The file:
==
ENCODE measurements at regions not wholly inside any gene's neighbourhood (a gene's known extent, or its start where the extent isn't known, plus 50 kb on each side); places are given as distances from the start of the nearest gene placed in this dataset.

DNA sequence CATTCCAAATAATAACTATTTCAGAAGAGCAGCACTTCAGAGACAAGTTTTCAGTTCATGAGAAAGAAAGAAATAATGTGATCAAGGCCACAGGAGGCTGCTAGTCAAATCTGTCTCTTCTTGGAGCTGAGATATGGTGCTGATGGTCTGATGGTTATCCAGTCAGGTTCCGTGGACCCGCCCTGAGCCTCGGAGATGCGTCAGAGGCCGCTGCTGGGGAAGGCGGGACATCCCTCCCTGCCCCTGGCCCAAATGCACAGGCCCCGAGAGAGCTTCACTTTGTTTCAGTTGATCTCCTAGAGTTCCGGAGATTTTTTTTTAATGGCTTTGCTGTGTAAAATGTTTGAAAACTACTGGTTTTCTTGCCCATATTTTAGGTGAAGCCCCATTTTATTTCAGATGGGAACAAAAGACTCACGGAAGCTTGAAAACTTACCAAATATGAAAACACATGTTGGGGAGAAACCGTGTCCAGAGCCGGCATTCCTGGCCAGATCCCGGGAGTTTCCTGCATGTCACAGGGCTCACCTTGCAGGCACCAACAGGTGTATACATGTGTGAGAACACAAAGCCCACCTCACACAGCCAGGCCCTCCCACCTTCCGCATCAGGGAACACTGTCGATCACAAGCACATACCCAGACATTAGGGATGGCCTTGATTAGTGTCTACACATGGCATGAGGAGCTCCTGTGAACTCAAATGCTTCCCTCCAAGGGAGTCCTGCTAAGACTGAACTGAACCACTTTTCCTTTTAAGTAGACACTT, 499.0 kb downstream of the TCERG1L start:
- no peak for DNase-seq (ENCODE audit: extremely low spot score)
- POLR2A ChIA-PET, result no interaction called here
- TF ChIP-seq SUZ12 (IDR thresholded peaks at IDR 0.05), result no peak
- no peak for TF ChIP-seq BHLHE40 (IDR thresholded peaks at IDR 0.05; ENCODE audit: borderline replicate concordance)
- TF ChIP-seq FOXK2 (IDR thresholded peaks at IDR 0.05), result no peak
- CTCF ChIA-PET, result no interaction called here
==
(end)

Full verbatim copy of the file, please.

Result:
ENCODE measurements at regions not wholly inside any gene's neighbourhood (a gene's known extent, or its start where the extent isn't known, plus 50 kb on each side); places are given as distances from the start of the nearest gene placed in this dataset.

DNA sequence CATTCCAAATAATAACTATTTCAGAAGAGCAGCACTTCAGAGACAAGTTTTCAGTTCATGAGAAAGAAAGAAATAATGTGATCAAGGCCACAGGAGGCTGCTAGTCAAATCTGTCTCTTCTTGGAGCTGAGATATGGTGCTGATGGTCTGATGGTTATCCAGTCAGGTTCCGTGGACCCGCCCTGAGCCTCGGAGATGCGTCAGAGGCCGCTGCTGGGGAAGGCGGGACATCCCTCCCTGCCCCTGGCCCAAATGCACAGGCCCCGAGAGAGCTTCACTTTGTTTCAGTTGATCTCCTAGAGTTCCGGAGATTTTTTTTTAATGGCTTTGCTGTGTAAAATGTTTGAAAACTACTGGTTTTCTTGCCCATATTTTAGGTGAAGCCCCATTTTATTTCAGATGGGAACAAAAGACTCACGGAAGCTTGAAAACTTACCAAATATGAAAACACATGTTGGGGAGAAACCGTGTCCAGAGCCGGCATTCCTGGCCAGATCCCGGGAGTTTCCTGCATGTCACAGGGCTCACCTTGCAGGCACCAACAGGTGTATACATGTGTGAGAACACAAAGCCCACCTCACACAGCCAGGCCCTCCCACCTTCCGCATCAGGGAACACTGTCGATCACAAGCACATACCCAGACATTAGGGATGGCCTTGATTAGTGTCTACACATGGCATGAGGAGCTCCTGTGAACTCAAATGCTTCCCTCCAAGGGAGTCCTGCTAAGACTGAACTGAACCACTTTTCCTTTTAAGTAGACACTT, 499.0 kb downstream of the TCERG1L start:
- no peak for DNase-seq (ENCODE audit: extremely low spot score)
- POLR2A ChIA-PET, result no interaction called here
- TF ChIP-seq SUZ12 (IDR thresholded peaks at IDR 0.05), result no peak
- no peak for TF ChIP-seq BHLHE40 (IDR thresholded peaks at IDR 0.05; ENCODE audit: borderline replicate concordance)
- TF ChIP-seq FOXK2 (IDR thresholded peaks at IDR 0.05), result no peak
- CTCF ChIA-PET, result no interaction called here